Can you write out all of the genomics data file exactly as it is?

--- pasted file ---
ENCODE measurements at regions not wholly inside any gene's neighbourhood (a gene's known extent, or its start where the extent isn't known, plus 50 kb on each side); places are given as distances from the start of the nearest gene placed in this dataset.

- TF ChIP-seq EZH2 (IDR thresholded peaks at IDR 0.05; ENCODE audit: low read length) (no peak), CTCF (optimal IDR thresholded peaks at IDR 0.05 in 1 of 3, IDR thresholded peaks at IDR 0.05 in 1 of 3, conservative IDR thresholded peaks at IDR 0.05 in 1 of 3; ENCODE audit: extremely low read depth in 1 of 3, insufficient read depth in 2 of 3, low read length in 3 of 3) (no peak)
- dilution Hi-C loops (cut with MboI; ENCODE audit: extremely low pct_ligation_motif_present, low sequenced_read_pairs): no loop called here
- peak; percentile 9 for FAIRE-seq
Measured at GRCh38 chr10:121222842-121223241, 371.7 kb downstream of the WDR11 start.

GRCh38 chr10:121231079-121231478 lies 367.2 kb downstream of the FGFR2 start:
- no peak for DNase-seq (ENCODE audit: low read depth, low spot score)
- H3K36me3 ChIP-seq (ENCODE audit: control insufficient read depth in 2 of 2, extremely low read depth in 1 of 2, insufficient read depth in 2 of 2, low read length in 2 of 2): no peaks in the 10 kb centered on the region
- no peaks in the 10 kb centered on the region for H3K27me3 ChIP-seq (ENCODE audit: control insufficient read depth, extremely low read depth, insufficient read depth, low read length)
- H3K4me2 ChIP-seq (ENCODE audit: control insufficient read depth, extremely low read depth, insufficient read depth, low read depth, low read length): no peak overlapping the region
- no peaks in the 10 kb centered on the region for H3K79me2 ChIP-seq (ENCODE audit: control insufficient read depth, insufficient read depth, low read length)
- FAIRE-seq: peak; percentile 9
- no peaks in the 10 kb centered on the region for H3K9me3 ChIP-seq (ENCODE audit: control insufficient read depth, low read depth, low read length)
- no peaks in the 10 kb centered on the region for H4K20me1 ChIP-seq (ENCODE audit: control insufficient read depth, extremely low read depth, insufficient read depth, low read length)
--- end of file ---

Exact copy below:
ENCODE measurements at regions not wholly inside any gene's neighbourhood (a gene's known extent, or its start where the extent isn't known, plus 50 kb on each side); places are given as distances from the start of the nearest gene placed in this dataset.

- TF ChIP-seq EZH2 (IDR thresholded peaks at IDR 0.05; ENCODE audit: low read length) (no peak), CTCF (optimal IDR thresholded peaks at IDR 0.05 in 1 of 3, IDR thresholded peaks at IDR 0.05 in 1 of 3, conservative IDR thresholded peaks at IDR 0.05 in 1 of 3; ENCODE audit: extremely low read depth in 1 of 3, insufficient read depth in 2 of 3, low read length in 3 of 3) (no peak)
- dilution Hi-C loops (cut with MboI; ENCODE audit: extremely low pct_ligation_motif_present, low sequenced_read_pairs): no loop called here
- peak; percentile 9 for FAIRE-seq
Measured at GRCh38 chr10:121222842-121223241, 371.7 kb downstream of the WDR11 start.

GRCh38 chr10:121231079-121231478 lies 367.2 kb downstream of the FGFR2 start:
- no peak for DNase-seq (ENCODE audit: low read depth, low spot score)
- H3K36me3 ChIP-seq (ENCODE audit: control insufficient read depth in 2 of 2, extremely low read depth in 1 of 2, insufficient read depth in 2 of 2, low read length in 2 of 2): no peaks in the 10 kb centered on the region
- no peaks in the 10 kb centered on the region for H3K27me3 ChIP-seq (ENCODE audit: control insufficient read depth, extremely low read depth, insufficient read depth, low read length)
- H3K4me2 ChIP-seq (ENCODE audit: control insufficient read depth, extremely low read depth, insufficient read depth, low read depth, low read length): no peak overlapping the region
- no peaks in the 10 kb centered on the region for H3K79me2 ChIP-seq (ENCODE audit: control insufficient read depth, insufficient read depth, low read length)
- FAIRE-seq: peak; percentile 9
- no peaks in the 10 kb centered on the region for H3K9me3 ChIP-seq (ENCODE audit: control insufficient read depth, low read depth, low read length)
- no peaks in the 10 kb centered on the region for H4K20me1 ChIP-seq (ENCODE audit: control insufficient read depth, extremely low read depth, insufficient read depth, low read length)